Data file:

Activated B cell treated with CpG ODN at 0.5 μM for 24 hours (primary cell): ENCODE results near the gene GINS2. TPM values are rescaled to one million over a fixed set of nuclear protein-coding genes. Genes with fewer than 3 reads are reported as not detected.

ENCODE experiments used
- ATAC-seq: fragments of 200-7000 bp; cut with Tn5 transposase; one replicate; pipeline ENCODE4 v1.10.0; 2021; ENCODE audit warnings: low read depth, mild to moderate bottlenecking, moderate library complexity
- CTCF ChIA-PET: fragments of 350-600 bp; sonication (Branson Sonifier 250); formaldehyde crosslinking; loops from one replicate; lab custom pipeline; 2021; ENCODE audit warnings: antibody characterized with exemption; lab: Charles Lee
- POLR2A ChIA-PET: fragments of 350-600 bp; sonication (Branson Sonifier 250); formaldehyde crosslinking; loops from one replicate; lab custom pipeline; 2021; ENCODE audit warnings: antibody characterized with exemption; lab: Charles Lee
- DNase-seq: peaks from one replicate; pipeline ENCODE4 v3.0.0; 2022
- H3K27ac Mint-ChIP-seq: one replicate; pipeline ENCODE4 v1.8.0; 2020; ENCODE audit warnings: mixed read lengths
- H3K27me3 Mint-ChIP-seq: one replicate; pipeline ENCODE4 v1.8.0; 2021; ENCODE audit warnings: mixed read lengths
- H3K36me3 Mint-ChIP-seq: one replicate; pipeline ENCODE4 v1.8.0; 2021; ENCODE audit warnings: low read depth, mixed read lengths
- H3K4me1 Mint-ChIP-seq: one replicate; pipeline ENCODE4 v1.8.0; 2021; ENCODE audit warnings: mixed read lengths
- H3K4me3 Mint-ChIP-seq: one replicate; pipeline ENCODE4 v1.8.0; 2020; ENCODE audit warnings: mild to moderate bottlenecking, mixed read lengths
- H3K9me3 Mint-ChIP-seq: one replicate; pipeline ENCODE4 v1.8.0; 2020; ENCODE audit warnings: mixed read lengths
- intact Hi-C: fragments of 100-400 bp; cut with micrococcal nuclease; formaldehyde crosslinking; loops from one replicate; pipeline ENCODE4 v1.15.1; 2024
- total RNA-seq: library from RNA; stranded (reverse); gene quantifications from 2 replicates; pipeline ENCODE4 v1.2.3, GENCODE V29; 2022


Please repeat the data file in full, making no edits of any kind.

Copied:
Activated B cell treated with CpG ODN at 0.5 μM for 24 hours (primary cell): ENCODE results near the gene GINS2. TPM values are rescaled to one million over a fixed set of nuclear protein-coding genes. Genes with fewer than 3 reads are reported as not detected.

ENCODE experiments used
- ATAC-seq: fragments of 200-7000 bp; cut with Tn5 transposase; one replicate; pipeline ENCODE4 v1.10.0; 2021; ENCODE audit warnings: low read depth, mild to moderate bottlenecking, moderate library complexity
- CTCF ChIA-PET: fragments of 350-600 bp; sonication (Branson Sonifier 250); formaldehyde crosslinking; loops from one replicate; lab custom pipeline; 2021; ENCODE audit warnings: antibody characterized with exemption; lab: Charles Lee
- POLR2A ChIA-PET: fragments of 350-600 bp; sonication (Branson Sonifier 250); formaldehyde crosslinking; loops from one replicate; lab custom pipeline; 2021; ENCODE audit warnings: antibody characterized with exemption; lab: Charles Lee
- DNase-seq: peaks from one replicate; pipeline ENCODE4 v3.0.0; 2022
- H3K27ac Mint-ChIP-seq: one replicate; pipeline ENCODE4 v1.8.0; 2020; ENCODE audit warnings: mixed read lengths
- H3K27me3 Mint-ChIP-seq: one replicate; pipeline ENCODE4 v1.8.0; 2021; ENCODE audit warnings: mixed read lengths
- H3K36me3 Mint-ChIP-seq: one replicate; pipeline ENCODE4 v1.8.0; 2021; ENCODE audit warnings: low read depth, mixed read lengths
- H3K4me1 Mint-ChIP-seq: one replicate; pipeline ENCODE4 v1.8.0; 2021; ENCODE audit warnings: mixed read lengths
- H3K4me3 Mint-ChIP-seq: one replicate; pipeline ENCODE4 v1.8.0; 2020; ENCODE audit warnings: mild to moderate bottlenecking, mixed read lengths
- H3K9me3 Mint-ChIP-seq: one replicate; pipeline ENCODE4 v1.8.0; 2020; ENCODE audit warnings: mixed read lengths
- intact Hi-C: fragments of 100-400 bp; cut with micrococcal nuclease; formaldehyde crosslinking; loops from one replicate; pipeline ENCODE4 v1.15.1; 2024
- total RNA-seq: library from RNA; stranded (reverse); gene quantifications from 2 replicates; pipeline ENCODE4 v1.2.3, GENCODE V29; 2022